Officials heard from residents displeased by the county's response to the June 29 destructive storm during Thursday's Randolph County Commission meeting.
Commissioners also announced that an after action public meeting about the emergency response to the storm will be conducted at 6 p.m. Aug. 1 at Elkins High School.
During the meeting's public comment section, Arlene Howard of Mill Creek said the county "was not prepared for a wind storm. What will it be like if we have a major disaster?"
"My question is, did anyone know what was going on up the valley, in Mill Creek, Valley Head, Point Mountain, Blue Rock, Adolph, Pickens and other areas that were without power for over a week?" Howard asked. "We did not receive ice until Wednesday, July 4th. People lost all their food. We had no water and nowhere to get it.
"Why is there not a generator at each water plant?" Howard asked. "Why do you not have a plan set in place to have a generator at a couple gas stations? Why do you not have cases of water at every shelter and fire department in case of emergency?
"We should not have to beg for things," she said.
Howard also was also dissatisfied with what Marvin Hill, director of the county's Office of Emergency Management, allegedly told her when she called the office during the storm's aftermath.
"I was told by Marvin, if I was so worried, to get off my butt and go help. I was asking for help for myself and my family," Howard said.
"Marvin Hill told me that water and ice and generators were sent back. No one needed them. Can somebody please explain that to the people of Randolph County?"
Bob Phillips of Valley Bend said he was "not here to point the finger at anyone in the county, I'm here to point the finger at the whole county. We have a problem in Randolph County."
"This was a test for you people," Phillips said to the county officials in the room. "Every radio station in Randolph County was off the air. What are you gonna do? People need to know where to go and what to do."
Donna Santee of Beverly said, "We were without power, phones and cellphones for days. No one knew what to tell us to get help."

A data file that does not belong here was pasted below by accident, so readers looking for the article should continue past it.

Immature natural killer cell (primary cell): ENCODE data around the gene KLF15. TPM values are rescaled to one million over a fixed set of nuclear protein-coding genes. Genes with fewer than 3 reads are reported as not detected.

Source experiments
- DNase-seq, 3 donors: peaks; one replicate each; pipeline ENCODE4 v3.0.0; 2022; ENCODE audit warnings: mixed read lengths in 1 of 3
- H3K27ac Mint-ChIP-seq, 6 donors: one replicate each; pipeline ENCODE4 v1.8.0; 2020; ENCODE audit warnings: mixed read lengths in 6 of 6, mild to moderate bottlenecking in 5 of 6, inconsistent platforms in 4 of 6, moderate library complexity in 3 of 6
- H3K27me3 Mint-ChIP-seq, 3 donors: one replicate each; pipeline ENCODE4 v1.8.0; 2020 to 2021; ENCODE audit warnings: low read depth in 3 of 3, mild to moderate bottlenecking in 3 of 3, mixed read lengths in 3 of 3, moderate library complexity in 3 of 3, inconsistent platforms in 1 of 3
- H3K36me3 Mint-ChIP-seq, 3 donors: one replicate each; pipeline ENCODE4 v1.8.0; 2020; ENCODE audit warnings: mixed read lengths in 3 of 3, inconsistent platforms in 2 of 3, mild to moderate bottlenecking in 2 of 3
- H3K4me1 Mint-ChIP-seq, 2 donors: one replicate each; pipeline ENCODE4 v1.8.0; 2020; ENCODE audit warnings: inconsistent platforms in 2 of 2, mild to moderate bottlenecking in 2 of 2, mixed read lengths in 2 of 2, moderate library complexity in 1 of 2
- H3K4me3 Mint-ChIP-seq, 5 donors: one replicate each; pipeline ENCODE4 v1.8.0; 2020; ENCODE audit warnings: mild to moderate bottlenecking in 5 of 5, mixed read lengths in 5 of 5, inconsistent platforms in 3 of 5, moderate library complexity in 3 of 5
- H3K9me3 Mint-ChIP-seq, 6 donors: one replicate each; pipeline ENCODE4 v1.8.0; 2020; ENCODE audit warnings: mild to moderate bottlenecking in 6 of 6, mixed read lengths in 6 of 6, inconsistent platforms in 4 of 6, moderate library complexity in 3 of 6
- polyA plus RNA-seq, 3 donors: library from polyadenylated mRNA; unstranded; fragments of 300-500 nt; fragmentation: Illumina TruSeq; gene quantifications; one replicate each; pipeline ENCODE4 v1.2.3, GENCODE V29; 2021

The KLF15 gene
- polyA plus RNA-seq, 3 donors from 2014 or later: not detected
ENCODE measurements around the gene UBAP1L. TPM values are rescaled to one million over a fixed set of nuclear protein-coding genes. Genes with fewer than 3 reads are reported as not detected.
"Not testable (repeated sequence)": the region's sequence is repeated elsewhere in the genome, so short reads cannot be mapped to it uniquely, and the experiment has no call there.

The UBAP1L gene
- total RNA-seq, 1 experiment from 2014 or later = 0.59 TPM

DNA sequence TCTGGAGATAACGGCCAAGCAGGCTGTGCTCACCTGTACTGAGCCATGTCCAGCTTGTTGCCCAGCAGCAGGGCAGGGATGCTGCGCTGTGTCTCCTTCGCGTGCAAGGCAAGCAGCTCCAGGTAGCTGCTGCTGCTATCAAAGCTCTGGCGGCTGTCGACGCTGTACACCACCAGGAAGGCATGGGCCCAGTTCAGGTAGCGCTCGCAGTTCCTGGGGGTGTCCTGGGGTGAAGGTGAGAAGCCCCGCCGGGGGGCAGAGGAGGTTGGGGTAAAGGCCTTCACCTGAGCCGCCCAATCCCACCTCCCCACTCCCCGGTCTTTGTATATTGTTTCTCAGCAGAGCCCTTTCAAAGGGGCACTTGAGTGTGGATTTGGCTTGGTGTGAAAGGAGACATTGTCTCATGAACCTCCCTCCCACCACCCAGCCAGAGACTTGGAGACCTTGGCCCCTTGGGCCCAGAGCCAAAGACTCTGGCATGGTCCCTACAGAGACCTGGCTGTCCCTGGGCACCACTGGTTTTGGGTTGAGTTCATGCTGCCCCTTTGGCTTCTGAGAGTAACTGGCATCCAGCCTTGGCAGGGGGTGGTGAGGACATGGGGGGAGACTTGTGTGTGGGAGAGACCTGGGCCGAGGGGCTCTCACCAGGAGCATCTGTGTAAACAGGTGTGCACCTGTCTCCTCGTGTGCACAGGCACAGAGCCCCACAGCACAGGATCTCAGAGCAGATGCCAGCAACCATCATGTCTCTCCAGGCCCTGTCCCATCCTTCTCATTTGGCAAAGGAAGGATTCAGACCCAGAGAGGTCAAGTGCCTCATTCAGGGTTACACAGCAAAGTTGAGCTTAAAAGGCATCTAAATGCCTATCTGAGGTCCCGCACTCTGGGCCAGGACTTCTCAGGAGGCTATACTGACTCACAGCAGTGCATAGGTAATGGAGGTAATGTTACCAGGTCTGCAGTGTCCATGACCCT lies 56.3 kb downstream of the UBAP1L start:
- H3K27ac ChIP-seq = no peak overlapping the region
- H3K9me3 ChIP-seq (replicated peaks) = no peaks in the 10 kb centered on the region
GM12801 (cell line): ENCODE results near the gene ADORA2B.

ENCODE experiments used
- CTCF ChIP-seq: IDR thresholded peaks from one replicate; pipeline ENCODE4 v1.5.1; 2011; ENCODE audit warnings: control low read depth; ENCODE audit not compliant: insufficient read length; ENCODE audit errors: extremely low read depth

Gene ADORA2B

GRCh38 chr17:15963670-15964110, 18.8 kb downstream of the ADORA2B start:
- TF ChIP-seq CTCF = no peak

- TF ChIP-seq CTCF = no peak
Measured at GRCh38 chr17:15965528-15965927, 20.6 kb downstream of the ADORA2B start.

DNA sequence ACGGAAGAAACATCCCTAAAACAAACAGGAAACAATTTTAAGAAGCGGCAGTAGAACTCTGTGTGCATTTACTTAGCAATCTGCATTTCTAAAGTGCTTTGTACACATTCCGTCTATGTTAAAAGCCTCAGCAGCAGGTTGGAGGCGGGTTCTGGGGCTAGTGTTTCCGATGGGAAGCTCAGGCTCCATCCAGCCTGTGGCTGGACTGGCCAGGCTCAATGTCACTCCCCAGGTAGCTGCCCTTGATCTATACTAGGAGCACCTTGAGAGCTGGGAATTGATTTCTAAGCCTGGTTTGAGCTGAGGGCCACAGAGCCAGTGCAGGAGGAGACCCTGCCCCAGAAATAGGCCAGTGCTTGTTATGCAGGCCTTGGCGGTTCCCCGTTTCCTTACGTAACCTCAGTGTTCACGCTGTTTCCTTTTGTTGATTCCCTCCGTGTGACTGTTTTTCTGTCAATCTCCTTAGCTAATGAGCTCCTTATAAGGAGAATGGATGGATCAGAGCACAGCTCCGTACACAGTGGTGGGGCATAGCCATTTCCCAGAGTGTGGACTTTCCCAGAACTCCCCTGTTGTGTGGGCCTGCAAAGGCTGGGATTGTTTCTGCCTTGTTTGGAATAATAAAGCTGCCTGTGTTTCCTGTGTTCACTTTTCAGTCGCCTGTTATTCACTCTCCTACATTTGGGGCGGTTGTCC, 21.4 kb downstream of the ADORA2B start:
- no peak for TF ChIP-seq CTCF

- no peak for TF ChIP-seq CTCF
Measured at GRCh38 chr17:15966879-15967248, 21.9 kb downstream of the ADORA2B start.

Santee said she knew of diabetics in the county who could not find no ice for storing their insulin while the power was out.
"I have lived through hurricanes (in Florida), but I've never lived through anything this bad, where I could not get information," Santee said. "Our 911 is worthless.
"I don't think we're living in the 19th century anymore. We need to move into the 21st century."
Commission President Mike Taylor told those who spoke that the commissioners "take your comments very seriously.
"(The storm) was a true test of the resources we had and the plans that we had in place," Taylor said. "Some of the things that we had planned worked, some of the things that we had planned did not work. I'll readily admit that."
Taylor said "one of the biggest failures" was the "lack of communication to get the word out to the people."
He noted that the county has an AM radio station at the 911 Center, but it has only a seven-mile broadcast signal.
"So that doesn't do people beyond Beverly any good," Taylor said. "That's something that we need to work on."
Taylor said the local commercial radio stations had no backup generators, which was a problem because the county would normally have relied on them for making Emergency Broadcast System announcements.
"That's something that we're going to have to go back to the drawing board and find out how to get the word out to people," Taylor said.
The county will host an after action public meeting at 6 p.m. Aug. 1 at the Elkins High School auditorium to allow the public to ask questions about the emergency response to the storm.
The meeting will feature a panel including Hill, the commissioners, the mayors of the county's towns, and representatives from the Randolph County Fire Association.
Taylor admitted there are many problems to address.
"Some of them are quick fixes, some of them will have to be fixed as the funding becomes available for it," he said.
Taylor said a top priority for the commission is to "make sure as money is available that every fire department in the county has a backup generator."
"We will make the resources available to Mr. Hill to make the changes we need to make to be sure that this doesn't happen again," Taylor said. "But it's going to take some time and it's going to take some money, as the budget allows."
Taylor noted that the commission is working with The Inter-Mountain to distribute an emergency preparedness guide brochure to county residents, and to put the information on The Inter-Mountain's web site.
Hill said earlier this week that about 11,200 copies of the brochure were printed last August, but only about 100 were distributed.
Commissioner Chris See said, "We're not the only county that had problems. It was pretty much statewide. We will work on it to get it fixed. It wasn't a perfect plan that we had."
Commissioner Joyce Johns noted there was a "lack of communications the day after the power outage. We were having a lot of difficulty at the OEM office getting the word out."
Johns suggested that the office's "automated (phone) system be updated regularly" during an emergency so residents can call for updates and pass the word along.
Asked by Taylor if he wanted to speak during Thursday's meeting, Hill said he would save his comments for the Aug. 1 meeting.
The next county commission meeting will be at 1:30 p.m. Aug. 2 in the James Cain Courthouse Annex in Elkins.